Want a great and simple way to get kids engaged in the outdoors? We’ve uploaded a video to our YouTube channel showing how to make yummy wild teas and how successful this has been with children. Enjoy!
So, to recap….
We used the following common plants in our wild teas; stinging nettles, goosegrass or cleavers, dandelion (petals only) and mint.
You can play around with the combinations of these and there’s plenty of information out there in Google land on other wild plants to use to flavour your teas.
Try making your very own herbal teas or “woody waters” as our Forest School group calls it. All you need is a cafetiere. It’s a great excuse to go for a walk in nature, get kids looking closely at the plants around them and dip your toe into the wonderful world of wild food and foraging. You’ll be pleased to hear that the plants you’re looking for are easy to find and identify.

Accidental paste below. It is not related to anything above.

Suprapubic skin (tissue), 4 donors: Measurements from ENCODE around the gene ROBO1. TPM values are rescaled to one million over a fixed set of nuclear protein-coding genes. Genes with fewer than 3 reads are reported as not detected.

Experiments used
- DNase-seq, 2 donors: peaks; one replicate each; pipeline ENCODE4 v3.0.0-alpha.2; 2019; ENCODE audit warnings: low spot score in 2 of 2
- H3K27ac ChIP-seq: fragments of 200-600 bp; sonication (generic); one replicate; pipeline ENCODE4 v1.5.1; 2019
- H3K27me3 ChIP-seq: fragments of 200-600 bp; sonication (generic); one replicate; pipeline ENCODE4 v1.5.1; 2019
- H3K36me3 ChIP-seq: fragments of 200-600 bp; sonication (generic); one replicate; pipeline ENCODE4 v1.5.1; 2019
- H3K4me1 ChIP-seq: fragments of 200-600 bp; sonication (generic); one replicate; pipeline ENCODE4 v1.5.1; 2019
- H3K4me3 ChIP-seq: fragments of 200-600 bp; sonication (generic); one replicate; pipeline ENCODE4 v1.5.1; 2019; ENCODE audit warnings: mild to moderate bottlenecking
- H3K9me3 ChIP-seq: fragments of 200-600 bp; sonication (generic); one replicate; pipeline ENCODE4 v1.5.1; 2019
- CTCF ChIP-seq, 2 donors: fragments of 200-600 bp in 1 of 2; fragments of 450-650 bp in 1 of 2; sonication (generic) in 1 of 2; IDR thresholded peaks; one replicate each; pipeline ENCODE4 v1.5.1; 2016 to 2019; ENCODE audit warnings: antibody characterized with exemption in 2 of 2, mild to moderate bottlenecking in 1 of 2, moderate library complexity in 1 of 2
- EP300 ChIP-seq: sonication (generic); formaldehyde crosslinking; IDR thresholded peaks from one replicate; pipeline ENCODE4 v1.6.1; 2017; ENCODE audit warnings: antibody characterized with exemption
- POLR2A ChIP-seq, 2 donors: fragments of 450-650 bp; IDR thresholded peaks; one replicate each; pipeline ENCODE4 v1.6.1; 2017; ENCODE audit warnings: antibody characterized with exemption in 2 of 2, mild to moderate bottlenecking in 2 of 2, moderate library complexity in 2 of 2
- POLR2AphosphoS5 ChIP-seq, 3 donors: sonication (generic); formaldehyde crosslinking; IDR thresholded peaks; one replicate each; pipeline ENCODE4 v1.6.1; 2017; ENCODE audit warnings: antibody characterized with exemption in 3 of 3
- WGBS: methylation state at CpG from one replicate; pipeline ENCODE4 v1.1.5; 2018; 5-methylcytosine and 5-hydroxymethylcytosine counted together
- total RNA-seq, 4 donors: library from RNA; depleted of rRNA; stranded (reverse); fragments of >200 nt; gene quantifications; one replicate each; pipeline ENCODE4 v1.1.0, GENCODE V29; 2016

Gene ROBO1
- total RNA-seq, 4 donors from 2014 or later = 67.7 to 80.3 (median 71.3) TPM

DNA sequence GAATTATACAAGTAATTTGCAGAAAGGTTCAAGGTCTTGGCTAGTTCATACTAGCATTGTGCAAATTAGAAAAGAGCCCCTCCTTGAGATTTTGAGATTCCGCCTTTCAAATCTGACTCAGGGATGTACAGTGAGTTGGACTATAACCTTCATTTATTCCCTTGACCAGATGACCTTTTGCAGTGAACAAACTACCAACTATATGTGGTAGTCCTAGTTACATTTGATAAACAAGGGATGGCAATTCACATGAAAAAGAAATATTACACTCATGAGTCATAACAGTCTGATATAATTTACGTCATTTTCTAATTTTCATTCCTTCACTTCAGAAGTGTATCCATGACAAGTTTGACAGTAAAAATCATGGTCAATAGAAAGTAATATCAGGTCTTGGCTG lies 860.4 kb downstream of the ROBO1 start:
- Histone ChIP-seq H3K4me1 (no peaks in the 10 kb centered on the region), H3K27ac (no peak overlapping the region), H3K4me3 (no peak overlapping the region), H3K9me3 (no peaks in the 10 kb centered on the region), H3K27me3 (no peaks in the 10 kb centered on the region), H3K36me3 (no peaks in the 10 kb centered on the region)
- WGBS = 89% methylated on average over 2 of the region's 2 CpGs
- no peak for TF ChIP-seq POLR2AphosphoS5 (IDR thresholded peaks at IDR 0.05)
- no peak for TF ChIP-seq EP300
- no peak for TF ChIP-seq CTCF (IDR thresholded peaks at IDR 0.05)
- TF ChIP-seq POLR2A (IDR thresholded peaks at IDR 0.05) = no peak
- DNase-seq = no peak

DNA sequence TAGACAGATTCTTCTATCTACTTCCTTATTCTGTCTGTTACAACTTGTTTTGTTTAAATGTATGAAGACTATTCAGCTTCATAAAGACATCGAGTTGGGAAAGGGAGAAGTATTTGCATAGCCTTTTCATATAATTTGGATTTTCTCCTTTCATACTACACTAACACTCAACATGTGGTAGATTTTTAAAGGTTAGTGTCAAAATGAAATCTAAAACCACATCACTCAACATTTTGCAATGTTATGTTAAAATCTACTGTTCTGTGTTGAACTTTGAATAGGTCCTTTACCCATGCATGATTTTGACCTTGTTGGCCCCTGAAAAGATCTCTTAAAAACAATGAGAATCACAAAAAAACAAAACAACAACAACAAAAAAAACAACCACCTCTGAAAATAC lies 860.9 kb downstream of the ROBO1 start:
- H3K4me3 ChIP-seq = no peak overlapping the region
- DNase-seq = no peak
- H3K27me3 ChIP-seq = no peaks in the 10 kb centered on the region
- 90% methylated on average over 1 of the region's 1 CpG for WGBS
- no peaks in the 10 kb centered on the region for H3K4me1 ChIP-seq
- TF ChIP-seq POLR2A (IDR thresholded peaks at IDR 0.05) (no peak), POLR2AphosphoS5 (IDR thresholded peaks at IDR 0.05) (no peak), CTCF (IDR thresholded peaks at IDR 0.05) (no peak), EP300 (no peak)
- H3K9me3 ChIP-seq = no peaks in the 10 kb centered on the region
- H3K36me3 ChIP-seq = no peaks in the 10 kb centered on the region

Picking nettles without getting stung can be tricky but a great trick to impress kids once you’ve mastered it. Most of the stinging hairs are on the top of the leaves so grab the plant by the bottom of the leaves or the stem. Of course, you can always use gloves if you want to be extra safe. The tastiest parts of the nettle are the young tops. Once you’ve got enough nettle leaves place them in to the cafetiere, pour on hot water (which you’ll be pleased to hear also eliminates the sting) and leave to brew for a few minutes before pushing the plunger and serving up.
For a sweeter brew, try adding some mint leaves and even the fussiest eater should enjoy the refreshing tea especially if they have foraged for the leaves and made it for themselves.
Everyone knows the dandelion, and when in flower they’re easy to spot. The petals have a sweet taste to them, like liquid sunshine. You can also eat the leaves, though they’re quite bitter – give it a go.
Let us know how your experimental recipes go. We’d love to hear from you.